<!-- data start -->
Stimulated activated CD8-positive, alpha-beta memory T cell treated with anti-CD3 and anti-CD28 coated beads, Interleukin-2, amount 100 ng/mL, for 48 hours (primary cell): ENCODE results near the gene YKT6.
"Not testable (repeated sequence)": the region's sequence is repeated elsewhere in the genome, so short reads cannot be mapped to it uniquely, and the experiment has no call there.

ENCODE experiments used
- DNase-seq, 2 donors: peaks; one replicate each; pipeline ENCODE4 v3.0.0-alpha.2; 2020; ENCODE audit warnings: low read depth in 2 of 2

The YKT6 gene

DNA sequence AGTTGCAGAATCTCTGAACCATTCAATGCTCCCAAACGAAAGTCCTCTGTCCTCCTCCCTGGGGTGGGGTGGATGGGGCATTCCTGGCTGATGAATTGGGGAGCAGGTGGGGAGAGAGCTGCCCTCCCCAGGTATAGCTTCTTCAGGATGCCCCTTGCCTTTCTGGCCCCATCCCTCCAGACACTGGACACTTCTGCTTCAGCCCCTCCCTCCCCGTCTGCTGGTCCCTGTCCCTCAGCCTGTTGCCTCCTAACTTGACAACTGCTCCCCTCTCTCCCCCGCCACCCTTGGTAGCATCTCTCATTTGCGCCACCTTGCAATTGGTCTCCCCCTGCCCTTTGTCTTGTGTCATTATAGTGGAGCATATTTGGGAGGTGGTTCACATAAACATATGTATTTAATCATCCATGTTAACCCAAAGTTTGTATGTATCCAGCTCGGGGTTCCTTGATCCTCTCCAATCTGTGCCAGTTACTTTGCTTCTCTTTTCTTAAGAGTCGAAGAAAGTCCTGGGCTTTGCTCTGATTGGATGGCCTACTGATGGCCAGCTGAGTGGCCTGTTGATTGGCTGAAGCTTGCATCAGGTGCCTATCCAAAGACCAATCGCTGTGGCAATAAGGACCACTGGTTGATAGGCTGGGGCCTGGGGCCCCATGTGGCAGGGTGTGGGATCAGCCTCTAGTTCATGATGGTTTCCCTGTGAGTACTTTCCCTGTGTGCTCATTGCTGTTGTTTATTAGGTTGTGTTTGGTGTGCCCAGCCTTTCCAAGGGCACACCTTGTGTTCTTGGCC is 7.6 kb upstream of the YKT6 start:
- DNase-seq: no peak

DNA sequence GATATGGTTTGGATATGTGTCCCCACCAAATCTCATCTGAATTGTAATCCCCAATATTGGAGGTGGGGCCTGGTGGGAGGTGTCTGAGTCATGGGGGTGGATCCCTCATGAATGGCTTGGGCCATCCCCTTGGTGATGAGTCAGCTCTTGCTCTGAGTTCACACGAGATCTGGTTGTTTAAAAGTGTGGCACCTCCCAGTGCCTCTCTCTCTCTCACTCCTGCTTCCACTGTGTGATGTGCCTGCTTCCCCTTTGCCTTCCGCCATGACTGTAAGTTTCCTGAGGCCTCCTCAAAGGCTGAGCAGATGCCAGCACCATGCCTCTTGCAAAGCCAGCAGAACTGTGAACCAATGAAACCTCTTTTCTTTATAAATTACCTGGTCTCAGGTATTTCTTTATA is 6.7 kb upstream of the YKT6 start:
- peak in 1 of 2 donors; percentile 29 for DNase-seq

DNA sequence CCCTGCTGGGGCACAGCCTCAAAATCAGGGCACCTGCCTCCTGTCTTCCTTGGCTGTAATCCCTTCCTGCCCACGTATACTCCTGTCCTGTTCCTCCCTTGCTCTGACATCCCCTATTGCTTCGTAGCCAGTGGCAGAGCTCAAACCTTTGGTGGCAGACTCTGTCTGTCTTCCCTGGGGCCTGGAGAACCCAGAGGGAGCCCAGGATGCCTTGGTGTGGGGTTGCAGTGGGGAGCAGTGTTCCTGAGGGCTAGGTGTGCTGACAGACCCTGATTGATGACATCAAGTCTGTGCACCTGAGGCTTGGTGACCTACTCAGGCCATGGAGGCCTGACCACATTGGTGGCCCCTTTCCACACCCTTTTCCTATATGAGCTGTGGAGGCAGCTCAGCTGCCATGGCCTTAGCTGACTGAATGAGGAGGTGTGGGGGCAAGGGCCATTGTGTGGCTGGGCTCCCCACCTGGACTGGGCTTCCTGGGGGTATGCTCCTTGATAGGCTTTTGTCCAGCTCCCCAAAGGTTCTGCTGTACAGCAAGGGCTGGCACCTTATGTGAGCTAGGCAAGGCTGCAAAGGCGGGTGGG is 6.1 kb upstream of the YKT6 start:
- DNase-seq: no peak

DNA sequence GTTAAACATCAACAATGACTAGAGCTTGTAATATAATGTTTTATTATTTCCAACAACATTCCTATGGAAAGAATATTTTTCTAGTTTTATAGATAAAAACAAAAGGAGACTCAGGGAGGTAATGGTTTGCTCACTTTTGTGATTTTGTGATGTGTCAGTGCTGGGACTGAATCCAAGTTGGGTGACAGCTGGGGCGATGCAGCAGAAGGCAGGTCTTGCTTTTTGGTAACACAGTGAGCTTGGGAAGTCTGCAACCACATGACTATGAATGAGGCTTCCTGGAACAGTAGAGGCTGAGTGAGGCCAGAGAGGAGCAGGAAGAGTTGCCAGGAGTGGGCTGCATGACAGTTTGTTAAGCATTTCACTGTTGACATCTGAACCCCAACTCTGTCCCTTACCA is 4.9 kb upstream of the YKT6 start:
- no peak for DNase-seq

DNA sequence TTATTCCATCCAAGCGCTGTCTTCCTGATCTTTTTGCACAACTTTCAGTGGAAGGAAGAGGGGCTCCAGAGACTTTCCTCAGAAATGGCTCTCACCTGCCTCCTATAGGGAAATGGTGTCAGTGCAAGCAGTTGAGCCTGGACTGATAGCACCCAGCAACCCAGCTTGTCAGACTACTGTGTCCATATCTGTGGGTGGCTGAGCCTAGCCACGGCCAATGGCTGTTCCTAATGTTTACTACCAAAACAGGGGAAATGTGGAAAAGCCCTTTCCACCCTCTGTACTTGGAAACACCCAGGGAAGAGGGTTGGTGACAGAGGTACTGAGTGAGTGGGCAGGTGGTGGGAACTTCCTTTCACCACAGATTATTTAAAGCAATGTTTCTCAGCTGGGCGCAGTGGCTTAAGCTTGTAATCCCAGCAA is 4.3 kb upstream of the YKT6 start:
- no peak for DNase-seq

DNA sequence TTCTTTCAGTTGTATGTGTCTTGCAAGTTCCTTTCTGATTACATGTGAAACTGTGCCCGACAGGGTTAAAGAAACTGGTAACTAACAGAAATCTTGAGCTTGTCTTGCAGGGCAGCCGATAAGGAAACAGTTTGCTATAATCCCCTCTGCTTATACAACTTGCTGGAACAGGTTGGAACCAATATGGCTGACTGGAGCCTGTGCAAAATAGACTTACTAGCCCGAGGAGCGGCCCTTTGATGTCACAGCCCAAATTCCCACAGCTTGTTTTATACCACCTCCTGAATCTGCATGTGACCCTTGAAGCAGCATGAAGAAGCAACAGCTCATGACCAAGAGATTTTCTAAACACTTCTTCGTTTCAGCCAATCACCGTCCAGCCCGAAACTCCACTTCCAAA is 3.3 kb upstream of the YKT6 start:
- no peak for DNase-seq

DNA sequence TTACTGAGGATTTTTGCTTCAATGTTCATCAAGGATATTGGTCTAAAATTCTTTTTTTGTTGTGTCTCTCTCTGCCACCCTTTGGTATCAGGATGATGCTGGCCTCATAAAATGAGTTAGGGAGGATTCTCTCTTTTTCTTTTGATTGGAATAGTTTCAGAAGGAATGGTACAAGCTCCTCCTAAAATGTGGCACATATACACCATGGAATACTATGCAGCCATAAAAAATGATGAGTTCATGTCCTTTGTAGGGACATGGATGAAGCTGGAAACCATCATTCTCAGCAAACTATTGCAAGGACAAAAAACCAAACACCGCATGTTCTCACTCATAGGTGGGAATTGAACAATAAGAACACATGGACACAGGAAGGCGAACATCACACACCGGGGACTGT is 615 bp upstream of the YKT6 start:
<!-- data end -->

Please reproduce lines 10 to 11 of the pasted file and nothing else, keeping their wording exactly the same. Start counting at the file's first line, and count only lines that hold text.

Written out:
DNA sequence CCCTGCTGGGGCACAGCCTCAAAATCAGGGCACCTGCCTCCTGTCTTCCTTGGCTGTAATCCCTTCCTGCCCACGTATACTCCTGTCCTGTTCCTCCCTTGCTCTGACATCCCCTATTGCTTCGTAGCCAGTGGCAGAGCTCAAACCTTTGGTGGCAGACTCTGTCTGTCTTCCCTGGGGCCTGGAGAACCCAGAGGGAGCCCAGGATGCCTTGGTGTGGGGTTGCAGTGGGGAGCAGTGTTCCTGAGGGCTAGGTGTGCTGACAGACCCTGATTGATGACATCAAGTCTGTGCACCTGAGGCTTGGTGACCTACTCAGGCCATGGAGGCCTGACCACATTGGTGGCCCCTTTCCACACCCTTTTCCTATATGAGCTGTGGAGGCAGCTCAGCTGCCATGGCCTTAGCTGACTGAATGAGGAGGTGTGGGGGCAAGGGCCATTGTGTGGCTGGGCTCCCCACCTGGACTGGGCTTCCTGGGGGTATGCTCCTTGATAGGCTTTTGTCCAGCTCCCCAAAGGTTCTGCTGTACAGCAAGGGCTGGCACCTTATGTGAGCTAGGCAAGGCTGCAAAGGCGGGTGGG is 6.1 kb upstream of the YKT6 start:
- DNase-seq: no peak